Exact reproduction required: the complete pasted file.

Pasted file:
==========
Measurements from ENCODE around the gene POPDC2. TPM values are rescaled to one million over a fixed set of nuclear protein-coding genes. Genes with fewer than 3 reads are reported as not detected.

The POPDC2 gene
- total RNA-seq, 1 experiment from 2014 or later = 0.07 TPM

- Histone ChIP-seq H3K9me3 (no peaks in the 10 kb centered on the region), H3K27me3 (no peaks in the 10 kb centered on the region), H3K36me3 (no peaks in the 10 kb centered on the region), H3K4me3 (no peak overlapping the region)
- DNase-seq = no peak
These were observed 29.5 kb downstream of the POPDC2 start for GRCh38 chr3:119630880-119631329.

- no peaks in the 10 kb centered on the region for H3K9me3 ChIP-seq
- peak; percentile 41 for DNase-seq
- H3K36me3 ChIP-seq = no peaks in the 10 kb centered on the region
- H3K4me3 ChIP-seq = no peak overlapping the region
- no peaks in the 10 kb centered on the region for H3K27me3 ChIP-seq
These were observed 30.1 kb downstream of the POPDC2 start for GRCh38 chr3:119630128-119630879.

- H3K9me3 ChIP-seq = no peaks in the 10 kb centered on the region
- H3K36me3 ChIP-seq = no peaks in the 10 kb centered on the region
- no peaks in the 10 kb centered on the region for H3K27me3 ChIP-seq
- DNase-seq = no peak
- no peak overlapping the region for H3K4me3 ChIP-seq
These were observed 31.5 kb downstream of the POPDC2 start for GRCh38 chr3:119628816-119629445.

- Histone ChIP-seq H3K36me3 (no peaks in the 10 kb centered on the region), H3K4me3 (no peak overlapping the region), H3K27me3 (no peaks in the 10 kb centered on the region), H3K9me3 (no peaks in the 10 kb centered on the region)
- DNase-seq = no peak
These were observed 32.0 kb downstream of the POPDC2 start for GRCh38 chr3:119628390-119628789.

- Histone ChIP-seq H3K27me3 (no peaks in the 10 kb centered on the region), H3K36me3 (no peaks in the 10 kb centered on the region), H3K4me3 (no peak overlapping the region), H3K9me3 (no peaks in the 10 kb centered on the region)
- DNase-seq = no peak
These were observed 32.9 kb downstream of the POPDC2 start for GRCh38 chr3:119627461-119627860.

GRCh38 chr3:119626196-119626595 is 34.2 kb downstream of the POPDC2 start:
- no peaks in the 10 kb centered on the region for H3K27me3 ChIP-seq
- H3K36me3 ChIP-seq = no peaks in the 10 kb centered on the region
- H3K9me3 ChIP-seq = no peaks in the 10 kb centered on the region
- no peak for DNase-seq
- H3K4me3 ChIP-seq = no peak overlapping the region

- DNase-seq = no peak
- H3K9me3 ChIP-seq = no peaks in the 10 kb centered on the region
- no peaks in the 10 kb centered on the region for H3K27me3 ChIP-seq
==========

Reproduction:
Measurements from ENCODE around the gene POPDC2. TPM values are rescaled to one million over a fixed set of nuclear protein-coding genes. Genes with fewer than 3 reads are reported as not detected.

The POPDC2 gene
- total RNA-seq, 1 experiment from 2014 or later = 0.07 TPM

- Histone ChIP-seq H3K9me3 (no peaks in the 10 kb centered on the region), H3K27me3 (no peaks in the 10 kb centered on the region), H3K36me3 (no peaks in the 10 kb centered on the region), H3K4me3 (no peak overlapping the region)
- DNase-seq = no peak
These were observed 29.5 kb downstream of the POPDC2 start for GRCh38 chr3:119630880-119631329.

- no peaks in the 10 kb centered on the region for H3K9me3 ChIP-seq
- peak; percentile 41 for DNase-seq
- H3K36me3 ChIP-seq = no peaks in the 10 kb centered on the region
- H3K4me3 ChIP-seq = no peak overlapping the region
- no peaks in the 10 kb centered on the region for H3K27me3 ChIP-seq
These were observed 30.1 kb downstream of the POPDC2 start for GRCh38 chr3:119630128-119630879.

- H3K9me3 ChIP-seq = no peaks in the 10 kb centered on the region
- H3K36me3 ChIP-seq = no peaks in the 10 kb centered on the region
- no peaks in the 10 kb centered on the region for H3K27me3 ChIP-seq
- DNase-seq = no peak
- no peak overlapping the region for H3K4me3 ChIP-seq
These were observed 31.5 kb downstream of the POPDC2 start for GRCh38 chr3:119628816-119629445.

- Histone ChIP-seq H3K36me3 (no peaks in the 10 kb centered on the region), H3K4me3 (no peak overlapping the region), H3K27me3 (no peaks in the 10 kb centered on the region), H3K9me3 (no peaks in the 10 kb centered on the region)
- DNase-seq = no peak
These were observed 32.0 kb downstream of the POPDC2 start for GRCh38 chr3:119628390-119628789.

- Histone ChIP-seq H3K27me3 (no peaks in the 10 kb centered on the region), H3K36me3 (no peaks in the 10 kb centered on the region), H3K4me3 (no peak overlapping the region), H3K9me3 (no peaks in the 10 kb centered on the region)
- DNase-seq = no peak
These were observed 32.9 kb downstream of the POPDC2 start for GRCh38 chr3:119627461-119627860.

GRCh38 chr3:119626196-119626595 is 34.2 kb downstream of the POPDC2 start:
- no peaks in the 10 kb centered on the region for H3K27me3 ChIP-seq
- H3K36me3 ChIP-seq = no peaks in the 10 kb centered on the region
- H3K9me3 ChIP-seq = no peaks in the 10 kb centered on the region
- no peak for DNase-seq
- H3K4me3 ChIP-seq = no peak overlapping the region

- DNase-seq = no peak
- H3K9me3 ChIP-seq = no peaks in the 10 kb centered on the region
- no peaks in the 10 kb centered on the region for H3K27me3 ChIP-seq